We might also ask the question of why is the society in general not outraged by the repeated unacceptable actions of these police officers against people of color. Could it be that they also do not see people of color as human beings? One reason for our making that assumption rests on the history of the repercussions experienced by many of the officers who committed atrocious acts against people of color. We would be incorrect in labeling the treatment many of the officers received for the actions as repercussions. The four officers from the Mesa Police Department were placed on paid leave. In others words, they received a paid vacation for their efforts, but no negative consequences. In the case of Betty Shelby, the female Tulsa, Oklahoma officer who shot and killed Terrance Crutcher in the back while he was walking away from her, after her department’s report stated that she should not be allowed to serve as an officer dealing with the public, she was given a job in a city a few miles north of Tulsa. She was recently featured in a newspaper article where she had received a promotion and now offers classes to teach officers how to beat charges of abuse and excessive force. The list of officers not being held responsible for their misdeeds is too long to include here.

While the general American public remains silent relative to these officers’ display of abuse of people of color accompanied with a chevalier attitude, they do not seem to realize that although the officers do not have to assume responsibility for their actions, the citizens for whom the officers work must pay large settlement payments to the victims and/or their families. The ethnic demographics are rapidly changing the makeup of American society and with those changes will come the need to redirect the focus and objectives of law enforcement. Some departments are making changes now because they understand that the amount of money being paid for officer’s mistakes could be put to better use in educating them to treat all citizens fairly.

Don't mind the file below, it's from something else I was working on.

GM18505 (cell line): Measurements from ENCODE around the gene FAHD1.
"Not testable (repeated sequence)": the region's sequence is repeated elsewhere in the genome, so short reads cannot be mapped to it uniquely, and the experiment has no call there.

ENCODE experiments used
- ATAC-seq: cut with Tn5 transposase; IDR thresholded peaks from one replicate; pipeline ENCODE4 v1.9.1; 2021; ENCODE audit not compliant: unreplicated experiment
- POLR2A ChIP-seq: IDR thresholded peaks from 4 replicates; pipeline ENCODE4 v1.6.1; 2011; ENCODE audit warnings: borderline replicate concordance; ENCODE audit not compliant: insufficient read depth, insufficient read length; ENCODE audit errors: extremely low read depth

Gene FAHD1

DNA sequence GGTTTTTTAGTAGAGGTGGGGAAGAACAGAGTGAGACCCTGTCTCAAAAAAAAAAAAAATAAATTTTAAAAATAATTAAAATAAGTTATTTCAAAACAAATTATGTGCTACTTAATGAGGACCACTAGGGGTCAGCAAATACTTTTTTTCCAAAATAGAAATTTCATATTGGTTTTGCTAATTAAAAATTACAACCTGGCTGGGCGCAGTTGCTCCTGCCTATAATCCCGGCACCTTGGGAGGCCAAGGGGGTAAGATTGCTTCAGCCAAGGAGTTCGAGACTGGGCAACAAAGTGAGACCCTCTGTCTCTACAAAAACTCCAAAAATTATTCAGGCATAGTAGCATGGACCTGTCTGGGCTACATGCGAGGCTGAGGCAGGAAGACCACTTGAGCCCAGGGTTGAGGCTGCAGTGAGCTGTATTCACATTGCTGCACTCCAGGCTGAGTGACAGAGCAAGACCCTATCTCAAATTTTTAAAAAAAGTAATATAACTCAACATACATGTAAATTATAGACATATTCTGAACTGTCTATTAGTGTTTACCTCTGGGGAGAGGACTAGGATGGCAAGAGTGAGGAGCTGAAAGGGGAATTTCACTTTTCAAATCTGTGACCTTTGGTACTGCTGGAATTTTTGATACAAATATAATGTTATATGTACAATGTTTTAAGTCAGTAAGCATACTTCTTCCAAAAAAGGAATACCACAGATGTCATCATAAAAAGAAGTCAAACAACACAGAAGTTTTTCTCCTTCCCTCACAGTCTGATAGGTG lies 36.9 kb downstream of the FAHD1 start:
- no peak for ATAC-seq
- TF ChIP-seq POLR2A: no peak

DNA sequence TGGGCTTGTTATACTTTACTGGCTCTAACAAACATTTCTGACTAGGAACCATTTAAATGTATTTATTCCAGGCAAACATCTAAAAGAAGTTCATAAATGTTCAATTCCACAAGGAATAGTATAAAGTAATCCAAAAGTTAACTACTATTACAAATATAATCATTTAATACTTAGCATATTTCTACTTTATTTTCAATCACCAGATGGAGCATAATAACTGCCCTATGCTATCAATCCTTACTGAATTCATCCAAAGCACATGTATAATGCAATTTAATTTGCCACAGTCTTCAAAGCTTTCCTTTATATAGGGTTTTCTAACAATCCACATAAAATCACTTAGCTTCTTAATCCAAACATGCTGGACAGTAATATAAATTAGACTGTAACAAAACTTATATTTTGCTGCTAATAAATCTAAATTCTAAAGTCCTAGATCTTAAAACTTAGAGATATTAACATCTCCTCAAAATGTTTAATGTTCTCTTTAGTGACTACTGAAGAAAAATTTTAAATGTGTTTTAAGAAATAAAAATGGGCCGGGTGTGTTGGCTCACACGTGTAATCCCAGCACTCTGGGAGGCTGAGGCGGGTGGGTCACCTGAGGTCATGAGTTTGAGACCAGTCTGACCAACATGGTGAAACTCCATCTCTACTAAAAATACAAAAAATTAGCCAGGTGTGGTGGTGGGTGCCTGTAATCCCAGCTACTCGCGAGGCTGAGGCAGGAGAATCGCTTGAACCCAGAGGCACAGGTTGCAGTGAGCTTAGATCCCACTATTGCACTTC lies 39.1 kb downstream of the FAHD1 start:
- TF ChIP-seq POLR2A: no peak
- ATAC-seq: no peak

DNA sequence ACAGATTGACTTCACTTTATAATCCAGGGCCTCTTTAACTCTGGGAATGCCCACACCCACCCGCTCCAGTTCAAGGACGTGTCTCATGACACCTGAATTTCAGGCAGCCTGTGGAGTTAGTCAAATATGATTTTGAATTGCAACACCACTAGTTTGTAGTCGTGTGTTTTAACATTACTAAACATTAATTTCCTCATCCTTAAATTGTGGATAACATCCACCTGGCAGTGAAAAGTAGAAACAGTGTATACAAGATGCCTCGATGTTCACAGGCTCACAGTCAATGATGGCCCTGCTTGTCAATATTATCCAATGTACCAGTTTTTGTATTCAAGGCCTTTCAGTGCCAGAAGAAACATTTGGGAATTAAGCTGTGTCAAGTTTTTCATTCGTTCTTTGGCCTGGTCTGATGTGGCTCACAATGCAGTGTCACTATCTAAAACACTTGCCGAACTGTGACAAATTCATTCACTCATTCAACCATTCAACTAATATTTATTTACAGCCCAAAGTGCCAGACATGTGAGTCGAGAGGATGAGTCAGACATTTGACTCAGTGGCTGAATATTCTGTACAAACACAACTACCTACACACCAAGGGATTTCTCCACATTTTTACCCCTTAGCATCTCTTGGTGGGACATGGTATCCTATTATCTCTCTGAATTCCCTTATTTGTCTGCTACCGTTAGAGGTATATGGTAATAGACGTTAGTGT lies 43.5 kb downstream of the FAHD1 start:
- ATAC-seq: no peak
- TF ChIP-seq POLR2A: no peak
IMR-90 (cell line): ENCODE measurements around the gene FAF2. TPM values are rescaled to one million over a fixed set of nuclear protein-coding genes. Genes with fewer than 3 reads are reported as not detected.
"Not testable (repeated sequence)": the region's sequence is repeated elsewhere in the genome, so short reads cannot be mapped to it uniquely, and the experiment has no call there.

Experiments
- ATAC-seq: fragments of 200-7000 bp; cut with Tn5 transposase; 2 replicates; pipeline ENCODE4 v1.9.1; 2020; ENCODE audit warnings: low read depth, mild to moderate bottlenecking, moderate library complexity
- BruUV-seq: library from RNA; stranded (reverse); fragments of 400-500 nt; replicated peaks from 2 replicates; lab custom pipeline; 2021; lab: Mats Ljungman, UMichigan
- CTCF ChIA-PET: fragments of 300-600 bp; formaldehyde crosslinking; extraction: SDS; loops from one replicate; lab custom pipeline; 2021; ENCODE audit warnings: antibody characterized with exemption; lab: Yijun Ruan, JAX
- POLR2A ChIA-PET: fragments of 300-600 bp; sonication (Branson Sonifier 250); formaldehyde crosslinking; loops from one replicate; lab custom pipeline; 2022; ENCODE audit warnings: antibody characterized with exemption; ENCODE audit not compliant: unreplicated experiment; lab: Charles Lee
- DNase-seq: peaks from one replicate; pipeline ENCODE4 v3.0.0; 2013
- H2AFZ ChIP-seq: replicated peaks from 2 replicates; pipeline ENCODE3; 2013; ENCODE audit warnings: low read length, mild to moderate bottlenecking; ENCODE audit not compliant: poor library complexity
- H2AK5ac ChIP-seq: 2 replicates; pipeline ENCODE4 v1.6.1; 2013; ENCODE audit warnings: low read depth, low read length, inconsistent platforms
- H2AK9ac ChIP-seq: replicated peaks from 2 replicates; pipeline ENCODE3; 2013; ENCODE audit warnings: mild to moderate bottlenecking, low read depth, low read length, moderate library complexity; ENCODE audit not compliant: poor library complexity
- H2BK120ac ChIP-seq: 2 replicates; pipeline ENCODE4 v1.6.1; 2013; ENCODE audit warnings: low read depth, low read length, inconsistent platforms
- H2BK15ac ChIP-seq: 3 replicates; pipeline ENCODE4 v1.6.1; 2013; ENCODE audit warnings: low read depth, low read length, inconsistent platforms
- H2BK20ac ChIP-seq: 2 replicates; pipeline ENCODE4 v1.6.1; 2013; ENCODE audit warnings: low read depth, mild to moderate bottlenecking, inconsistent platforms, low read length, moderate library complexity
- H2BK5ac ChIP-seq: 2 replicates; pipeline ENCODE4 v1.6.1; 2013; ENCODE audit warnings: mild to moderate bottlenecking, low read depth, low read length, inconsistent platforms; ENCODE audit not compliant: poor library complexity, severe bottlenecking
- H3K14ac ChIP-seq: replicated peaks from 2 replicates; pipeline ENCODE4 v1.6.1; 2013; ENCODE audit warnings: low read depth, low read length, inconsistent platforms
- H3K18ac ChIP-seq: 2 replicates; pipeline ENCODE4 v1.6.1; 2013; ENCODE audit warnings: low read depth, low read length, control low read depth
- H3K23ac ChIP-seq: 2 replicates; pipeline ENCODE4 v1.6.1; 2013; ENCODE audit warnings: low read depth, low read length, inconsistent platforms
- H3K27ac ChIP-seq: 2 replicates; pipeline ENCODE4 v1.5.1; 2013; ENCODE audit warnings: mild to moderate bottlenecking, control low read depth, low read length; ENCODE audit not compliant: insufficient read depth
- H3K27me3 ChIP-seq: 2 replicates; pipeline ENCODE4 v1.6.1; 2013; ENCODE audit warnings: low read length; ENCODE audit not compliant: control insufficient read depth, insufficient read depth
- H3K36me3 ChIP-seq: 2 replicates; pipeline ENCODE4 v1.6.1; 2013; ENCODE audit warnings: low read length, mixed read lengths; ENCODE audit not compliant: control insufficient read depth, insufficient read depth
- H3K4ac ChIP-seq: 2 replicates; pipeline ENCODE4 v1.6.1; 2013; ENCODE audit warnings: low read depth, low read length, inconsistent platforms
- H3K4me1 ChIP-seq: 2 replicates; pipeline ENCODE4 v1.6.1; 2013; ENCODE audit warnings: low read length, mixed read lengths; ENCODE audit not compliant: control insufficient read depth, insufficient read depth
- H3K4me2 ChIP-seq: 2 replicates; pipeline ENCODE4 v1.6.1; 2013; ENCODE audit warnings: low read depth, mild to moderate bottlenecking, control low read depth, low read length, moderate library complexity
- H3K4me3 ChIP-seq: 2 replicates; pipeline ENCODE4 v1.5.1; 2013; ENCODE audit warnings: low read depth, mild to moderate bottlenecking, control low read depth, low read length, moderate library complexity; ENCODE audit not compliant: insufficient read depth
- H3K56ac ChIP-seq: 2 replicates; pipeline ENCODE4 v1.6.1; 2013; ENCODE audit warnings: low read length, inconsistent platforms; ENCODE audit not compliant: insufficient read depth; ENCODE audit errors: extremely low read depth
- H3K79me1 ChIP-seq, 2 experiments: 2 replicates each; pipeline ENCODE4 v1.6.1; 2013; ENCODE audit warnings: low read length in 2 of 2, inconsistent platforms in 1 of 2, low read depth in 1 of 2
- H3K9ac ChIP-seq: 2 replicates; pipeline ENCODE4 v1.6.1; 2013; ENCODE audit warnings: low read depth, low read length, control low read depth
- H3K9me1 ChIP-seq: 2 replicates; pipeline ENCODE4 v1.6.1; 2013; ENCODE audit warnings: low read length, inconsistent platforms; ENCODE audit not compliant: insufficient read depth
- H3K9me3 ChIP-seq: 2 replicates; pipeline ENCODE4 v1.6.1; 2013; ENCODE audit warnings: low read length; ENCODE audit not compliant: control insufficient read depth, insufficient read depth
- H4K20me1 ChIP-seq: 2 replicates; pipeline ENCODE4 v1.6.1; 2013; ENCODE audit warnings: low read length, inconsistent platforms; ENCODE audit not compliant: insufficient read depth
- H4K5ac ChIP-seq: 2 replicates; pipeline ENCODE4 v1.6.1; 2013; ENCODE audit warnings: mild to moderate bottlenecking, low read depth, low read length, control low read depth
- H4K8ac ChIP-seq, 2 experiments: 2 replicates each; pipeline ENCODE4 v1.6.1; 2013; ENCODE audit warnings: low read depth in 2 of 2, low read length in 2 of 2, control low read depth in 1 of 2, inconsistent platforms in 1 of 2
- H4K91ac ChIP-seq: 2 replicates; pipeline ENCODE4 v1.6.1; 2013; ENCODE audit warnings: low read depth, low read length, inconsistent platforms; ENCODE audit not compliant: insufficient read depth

We have not seen the last video of police abuse of unarmed African American citizens simply because the system does not require them to take responsibility for their actions. The system must be replaced.

 

Paul R. Lehman,Trump’s statement to police underscores ethnic bias in criminal justice system

August 6, 2017 at 1:27 pm | Posted in African American, American Bigotry, American Indian, Bigotry in America, blacks, Civil War, criminal activity, democracy, Department of Justice, discrimination, Disrespect, equality, ethnic stereotypes, Ethnicity in America, European Americans, fairness, Freddie Gray, justice, justice system, Oklahoma, police force, Prejudice, President Trump, protest, race, Race in America, racism, respect, skin color, social justice system, white supremacy, whites | 1 Comment
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What are Americans to think when their President tells law enforcement members to break the law and abuse citizens who have been arrested and when questioned about his statements, they are passed off as if they were jokes? Why would the President want to joke about asking or telling the police to break the laws they are hired to enforce and follow and to abuse the citizens while doing so? To make matters worse, the President aimed his words for the unjust, unlawful, and abusive treatment of people of color. Through his comments, he gave permission to police officers to express their ethnic biases with physical violence and abuse of the people of color.

European Americans have been conditioned to view African Americans as criminals and less than first-class human beings. The media since before the Civil War have pictured and described African American in a negative and unflattering context. That practice still exists today, to a great extent. So, when the President made the statement about police officers throwing thugs in the back of a “Paddy wagon” (his words which are considered a pejorative phrase regarding the Irish) the immediate reference goes to Freddie Gray, the young African American man who died from injuries incurred from being put in a police van without proper restraints. None of the police officers were held responsible for Gray’s death. So the President, evidently, saw nothing wrong with the way citizens, especially African American citizens, are treated by the police.